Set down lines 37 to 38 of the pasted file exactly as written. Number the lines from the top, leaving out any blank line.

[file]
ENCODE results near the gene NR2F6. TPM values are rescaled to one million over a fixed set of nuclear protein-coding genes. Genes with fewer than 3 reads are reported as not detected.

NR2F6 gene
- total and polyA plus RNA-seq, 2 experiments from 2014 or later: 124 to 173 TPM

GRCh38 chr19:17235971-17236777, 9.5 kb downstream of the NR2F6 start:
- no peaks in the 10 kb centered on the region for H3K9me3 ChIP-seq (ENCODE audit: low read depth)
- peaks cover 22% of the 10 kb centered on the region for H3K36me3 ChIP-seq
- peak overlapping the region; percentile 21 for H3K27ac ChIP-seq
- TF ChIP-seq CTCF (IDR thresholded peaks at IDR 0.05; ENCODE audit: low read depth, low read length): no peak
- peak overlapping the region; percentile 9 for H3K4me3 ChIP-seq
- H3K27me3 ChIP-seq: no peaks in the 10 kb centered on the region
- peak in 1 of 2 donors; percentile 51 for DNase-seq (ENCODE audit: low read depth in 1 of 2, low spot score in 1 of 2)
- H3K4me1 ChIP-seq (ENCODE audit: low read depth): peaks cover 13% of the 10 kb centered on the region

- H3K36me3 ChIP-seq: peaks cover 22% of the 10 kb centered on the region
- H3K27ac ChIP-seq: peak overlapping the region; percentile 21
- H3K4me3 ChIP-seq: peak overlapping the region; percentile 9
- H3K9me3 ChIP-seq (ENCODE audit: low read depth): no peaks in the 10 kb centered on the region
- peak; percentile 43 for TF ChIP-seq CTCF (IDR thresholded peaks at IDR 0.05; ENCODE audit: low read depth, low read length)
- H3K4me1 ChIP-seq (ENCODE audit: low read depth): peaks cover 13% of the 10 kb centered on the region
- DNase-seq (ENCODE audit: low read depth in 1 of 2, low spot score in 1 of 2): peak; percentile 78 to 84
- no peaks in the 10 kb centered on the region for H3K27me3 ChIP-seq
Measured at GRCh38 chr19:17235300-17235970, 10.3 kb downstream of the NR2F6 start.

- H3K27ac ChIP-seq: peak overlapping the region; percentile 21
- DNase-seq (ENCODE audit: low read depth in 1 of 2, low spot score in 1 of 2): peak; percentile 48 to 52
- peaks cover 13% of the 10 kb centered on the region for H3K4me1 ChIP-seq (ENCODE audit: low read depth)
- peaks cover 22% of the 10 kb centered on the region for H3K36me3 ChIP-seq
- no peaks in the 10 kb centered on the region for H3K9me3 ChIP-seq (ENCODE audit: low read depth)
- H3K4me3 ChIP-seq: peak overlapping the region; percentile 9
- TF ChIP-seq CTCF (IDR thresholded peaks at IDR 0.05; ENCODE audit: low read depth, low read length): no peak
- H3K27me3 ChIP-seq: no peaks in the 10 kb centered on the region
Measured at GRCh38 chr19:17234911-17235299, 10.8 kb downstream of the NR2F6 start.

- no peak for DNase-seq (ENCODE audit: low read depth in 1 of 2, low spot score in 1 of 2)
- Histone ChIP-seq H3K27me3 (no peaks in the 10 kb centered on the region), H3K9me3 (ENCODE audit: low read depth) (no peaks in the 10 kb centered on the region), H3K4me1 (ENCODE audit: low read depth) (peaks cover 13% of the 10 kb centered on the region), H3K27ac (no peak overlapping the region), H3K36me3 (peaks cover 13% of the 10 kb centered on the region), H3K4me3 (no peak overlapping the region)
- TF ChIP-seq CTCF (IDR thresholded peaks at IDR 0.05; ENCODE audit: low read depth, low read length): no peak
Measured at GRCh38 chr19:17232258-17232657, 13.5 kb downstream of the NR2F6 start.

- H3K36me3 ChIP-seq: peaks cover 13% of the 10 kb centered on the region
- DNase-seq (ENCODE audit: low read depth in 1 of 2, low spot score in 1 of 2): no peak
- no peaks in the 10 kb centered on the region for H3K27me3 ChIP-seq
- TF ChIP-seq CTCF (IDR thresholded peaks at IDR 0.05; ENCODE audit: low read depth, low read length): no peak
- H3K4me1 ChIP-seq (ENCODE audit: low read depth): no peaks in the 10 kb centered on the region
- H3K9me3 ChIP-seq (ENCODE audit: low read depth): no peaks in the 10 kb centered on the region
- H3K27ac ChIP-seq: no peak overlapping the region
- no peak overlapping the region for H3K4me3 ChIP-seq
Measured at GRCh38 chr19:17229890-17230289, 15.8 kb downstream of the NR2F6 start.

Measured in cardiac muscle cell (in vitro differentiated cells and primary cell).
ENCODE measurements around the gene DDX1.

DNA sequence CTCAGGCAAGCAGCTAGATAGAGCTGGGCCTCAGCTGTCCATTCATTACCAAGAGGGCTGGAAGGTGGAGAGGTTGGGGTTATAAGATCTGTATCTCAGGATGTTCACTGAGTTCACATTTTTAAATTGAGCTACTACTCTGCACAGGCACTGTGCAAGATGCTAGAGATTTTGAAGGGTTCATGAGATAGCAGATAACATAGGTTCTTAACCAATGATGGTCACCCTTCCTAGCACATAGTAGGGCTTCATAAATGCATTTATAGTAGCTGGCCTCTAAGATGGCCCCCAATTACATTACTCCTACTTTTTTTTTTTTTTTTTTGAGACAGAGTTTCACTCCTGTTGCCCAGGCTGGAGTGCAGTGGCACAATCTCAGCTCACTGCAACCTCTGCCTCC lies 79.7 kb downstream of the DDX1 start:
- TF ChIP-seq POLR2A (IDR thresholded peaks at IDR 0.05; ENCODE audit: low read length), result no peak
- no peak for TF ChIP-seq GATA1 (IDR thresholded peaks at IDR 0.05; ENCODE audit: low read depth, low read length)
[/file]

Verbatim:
- no peaks in the 10 kb centered on the region for H3K27me3 ChIP-seq
- TF ChIP-seq CTCF (IDR thresholded peaks at IDR 0.05; ENCODE audit: low read depth, low read length): no peak